Jose Altuve, the shortest man in the Majors, starred for the Houston Astros on their way to a World Series titleKeith Allison

It is very rare to see a palpable shift in decades-old attitudes, but that could well have been what happened in Los Angeles last week. Following a record-breaking string of matches, the Houston Astros became world champions by winning Major League Baseball’s World Series for the first time in their 56-year history after defeating the Los Angeles Dodgers 5-1 in game 7. The picturesque Dodger Stadium provided the perfect setting for the culmination of this historic series, a stretch of seven games that captured followers and non-followers of the America’s pastime alike.

The best of seven series was a classic in and of itself. Baseball historians will spend the off-season and beyond discussing where it ranks in history, but it will almost certainly be some time before we see another of its ilk. Five of the seven games were decided by two runs or less, the most in a World Series since 2000. The Astros chalked up 25 home runs, the most by any team in the history of the ‘Fall Classic’. MVP of the Series, Astros centre fielder George Springer, became the first player to hit a home run in four successive World Series games, and only the third person in history to hit five in the series overall. From an emotional point of view, nearby Hollywood could not have written a better script. Akin to how the New Orleans Saints won the Super Bowl a number of years after the city was ravaged by Hurricane Katrina, this was a fitting victory for the city of Houston, after its recent devastation by Hurricane Harvey.

“Between 2011 and 2013, they lost 324 of 468 games, 69.2% of their games, to be precise”

The Astros were baseball’s best team, of that there is little doubt. The ramifications, however, of the first World Series title for a team from the Lone Star State not only for baseball, but also for sport as a whole, are potentially enormous. What makes this triumph truly remarkable is the system employed to bring about success. Baseball’s shift from old-fashioned scouting methods to the meticulous study of analytics has been well documented, most famously by Michael Lewis’ book, and subsequent film adaption, Moneyball.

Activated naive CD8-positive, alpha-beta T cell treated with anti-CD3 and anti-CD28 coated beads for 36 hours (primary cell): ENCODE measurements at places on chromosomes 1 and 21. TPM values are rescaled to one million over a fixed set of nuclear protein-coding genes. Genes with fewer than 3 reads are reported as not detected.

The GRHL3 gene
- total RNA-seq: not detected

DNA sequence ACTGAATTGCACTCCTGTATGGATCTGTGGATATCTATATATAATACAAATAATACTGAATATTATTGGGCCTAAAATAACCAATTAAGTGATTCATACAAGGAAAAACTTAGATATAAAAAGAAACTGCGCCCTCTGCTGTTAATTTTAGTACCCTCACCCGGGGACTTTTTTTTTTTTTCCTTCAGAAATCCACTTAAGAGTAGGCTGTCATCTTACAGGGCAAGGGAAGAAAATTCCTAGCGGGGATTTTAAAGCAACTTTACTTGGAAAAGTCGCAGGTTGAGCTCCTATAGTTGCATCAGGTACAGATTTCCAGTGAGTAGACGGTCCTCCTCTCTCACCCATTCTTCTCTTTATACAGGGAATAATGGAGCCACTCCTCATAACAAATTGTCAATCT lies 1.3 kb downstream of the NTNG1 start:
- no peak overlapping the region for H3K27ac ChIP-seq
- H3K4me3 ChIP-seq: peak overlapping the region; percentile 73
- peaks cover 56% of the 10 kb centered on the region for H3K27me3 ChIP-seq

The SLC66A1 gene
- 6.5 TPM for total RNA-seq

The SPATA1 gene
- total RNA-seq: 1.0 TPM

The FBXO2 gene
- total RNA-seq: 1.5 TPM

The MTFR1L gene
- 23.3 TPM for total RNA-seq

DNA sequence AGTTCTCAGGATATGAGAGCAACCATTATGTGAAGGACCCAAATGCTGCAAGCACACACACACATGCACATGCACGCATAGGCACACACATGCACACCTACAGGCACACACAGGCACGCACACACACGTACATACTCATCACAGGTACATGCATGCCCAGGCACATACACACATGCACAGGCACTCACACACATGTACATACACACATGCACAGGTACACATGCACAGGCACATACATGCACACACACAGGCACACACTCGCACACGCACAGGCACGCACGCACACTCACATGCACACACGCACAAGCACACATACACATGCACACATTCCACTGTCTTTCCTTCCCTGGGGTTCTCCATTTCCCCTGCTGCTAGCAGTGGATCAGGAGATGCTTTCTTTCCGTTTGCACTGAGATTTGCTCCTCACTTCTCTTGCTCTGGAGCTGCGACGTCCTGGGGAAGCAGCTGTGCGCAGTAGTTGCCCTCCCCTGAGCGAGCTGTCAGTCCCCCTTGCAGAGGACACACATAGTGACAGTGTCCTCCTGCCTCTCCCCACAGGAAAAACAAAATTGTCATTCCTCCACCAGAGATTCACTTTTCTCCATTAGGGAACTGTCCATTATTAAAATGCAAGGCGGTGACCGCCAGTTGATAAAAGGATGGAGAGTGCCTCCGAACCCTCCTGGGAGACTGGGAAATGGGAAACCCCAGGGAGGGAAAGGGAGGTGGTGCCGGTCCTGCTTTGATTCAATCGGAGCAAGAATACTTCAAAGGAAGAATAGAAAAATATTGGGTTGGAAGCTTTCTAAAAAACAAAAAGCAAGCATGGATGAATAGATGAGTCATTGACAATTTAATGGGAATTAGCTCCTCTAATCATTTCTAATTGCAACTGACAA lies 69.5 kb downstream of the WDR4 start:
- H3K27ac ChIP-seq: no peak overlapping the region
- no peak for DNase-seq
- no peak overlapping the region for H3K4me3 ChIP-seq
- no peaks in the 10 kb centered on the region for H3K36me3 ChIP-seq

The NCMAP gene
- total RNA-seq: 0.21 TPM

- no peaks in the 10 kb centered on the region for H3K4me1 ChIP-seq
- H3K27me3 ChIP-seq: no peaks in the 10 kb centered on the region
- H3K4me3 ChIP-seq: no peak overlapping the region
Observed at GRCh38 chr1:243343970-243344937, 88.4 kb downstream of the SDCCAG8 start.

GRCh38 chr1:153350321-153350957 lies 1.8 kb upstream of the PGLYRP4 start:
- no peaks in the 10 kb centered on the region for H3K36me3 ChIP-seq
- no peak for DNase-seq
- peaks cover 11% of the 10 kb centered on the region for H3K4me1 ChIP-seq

Minute Maid Park, home of the Houston Astros, has been the site of many a loss over recent yearsDelaywaves

In fact, the very presence of these two teams in the World Series also reflects this. Houston’s front office, the personnel tasked with assembling the roster, is run by an ex-management consultant who is also an engineering graduate, along with a former NASA researcher and a blackjack dealer. The Dodgers have a former Wall Street analyst as well as an MIT graduate with a philosophy PhD.

Yet, what differentiates the Astros from the Dodgers, and to a certain extent the rest of the league, is the extent to which they built on the Moneyballl idea. The A’s used the system to plug holes left by superstar departures in what was already a solid playoff roster, whereas the Astros, whilst also looking to construct a relatively cheap roster, did so from the very beginning. They guttered their squad completely, and went about using statistical data rather than name recognition to sign players and recruit prospects.